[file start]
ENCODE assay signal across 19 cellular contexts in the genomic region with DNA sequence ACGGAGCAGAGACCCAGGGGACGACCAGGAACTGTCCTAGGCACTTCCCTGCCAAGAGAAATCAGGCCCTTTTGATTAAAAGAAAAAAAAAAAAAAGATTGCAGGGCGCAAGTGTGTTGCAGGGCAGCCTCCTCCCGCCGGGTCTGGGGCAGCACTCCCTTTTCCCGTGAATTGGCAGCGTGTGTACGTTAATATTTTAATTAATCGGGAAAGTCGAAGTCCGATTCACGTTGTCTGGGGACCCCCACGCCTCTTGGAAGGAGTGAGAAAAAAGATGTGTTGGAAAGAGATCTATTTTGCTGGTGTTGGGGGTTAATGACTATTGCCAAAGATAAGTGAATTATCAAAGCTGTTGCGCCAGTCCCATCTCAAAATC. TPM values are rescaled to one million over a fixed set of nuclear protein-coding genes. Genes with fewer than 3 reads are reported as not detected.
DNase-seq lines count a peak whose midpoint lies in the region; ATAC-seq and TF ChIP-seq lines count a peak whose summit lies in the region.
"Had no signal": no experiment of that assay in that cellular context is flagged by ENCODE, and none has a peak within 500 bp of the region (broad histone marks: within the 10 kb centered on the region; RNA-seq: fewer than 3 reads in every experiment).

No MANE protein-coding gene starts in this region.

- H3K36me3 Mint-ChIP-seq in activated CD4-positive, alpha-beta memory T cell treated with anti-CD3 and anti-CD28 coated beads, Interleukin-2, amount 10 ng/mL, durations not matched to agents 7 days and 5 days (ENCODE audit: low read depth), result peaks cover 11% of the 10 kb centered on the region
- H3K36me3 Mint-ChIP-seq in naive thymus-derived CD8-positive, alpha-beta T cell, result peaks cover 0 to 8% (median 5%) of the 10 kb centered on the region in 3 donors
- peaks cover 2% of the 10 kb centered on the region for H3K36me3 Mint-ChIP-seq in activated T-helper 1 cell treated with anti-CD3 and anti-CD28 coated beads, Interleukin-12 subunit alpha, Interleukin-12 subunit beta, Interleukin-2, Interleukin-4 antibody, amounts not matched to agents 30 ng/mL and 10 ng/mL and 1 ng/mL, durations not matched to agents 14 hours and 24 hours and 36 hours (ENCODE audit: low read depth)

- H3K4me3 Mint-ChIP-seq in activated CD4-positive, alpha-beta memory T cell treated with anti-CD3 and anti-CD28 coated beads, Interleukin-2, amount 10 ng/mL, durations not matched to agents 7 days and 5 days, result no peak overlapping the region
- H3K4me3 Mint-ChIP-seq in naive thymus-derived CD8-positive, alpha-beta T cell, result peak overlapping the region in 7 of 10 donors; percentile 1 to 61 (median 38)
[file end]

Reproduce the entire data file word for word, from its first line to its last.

ENCODE assay signal across 19 cellular contexts in the genomic region with DNA sequence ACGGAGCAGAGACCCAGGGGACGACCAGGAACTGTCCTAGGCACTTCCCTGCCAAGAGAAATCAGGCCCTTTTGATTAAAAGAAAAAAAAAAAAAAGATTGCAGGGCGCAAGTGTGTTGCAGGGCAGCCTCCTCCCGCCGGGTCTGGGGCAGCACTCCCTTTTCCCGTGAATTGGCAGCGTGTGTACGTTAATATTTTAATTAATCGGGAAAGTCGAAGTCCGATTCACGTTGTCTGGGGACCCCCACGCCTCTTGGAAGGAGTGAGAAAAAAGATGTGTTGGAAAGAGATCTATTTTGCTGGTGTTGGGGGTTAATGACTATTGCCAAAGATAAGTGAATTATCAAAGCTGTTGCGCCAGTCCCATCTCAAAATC. TPM values are rescaled to one million over a fixed set of nuclear protein-coding genes. Genes with fewer than 3 reads are reported as not detected.
DNase-seq lines count a peak whose midpoint lies in the region; ATAC-seq and TF ChIP-seq lines count a peak whose summit lies in the region.
"Had no signal": no experiment of that assay in that cellular context is flagged by ENCODE, and none has a peak within 500 bp of the region (broad histone marks: within the 10 kb centered on the region; RNA-seq: fewer than 3 reads in every experiment).

No MANE protein-coding gene starts in this region.

- H3K36me3 Mint-ChIP-seq in activated CD4-positive, alpha-beta memory T cell treated with anti-CD3 and anti-CD28 coated beads, Interleukin-2, amount 10 ng/mL, durations not matched to agents 7 days and 5 days (ENCODE audit: low read depth), result peaks cover 11% of the 10 kb centered on the region
- H3K36me3 Mint-ChIP-seq in naive thymus-derived CD8-positive, alpha-beta T cell, result peaks cover 0 to 8% (median 5%) of the 10 kb centered on the region in 3 donors
- peaks cover 2% of the 10 kb centered on the region for H3K36me3 Mint-ChIP-seq in activated T-helper 1 cell treated with anti-CD3 and anti-CD28 coated beads, Interleukin-12 subunit alpha, Interleukin-12 subunit beta, Interleukin-2, Interleukin-4 antibody, amounts not matched to agents 30 ng/mL and 10 ng/mL and 1 ng/mL, durations not matched to agents 14 hours and 24 hours and 36 hours (ENCODE audit: low read depth)

- H3K4me3 Mint-ChIP-seq in activated CD4-positive, alpha-beta memory T cell treated with anti-CD3 and anti-CD28 coated beads, Interleukin-2, amount 10 ng/mL, durations not matched to agents 7 days and 5 days, result no peak overlapping the region
- H3K4me3 Mint-ChIP-seq in naive thymus-derived CD8-positive, alpha-beta T cell, result peak overlapping the region in 7 of 10 donors; percentile 1 to 61 (median 38)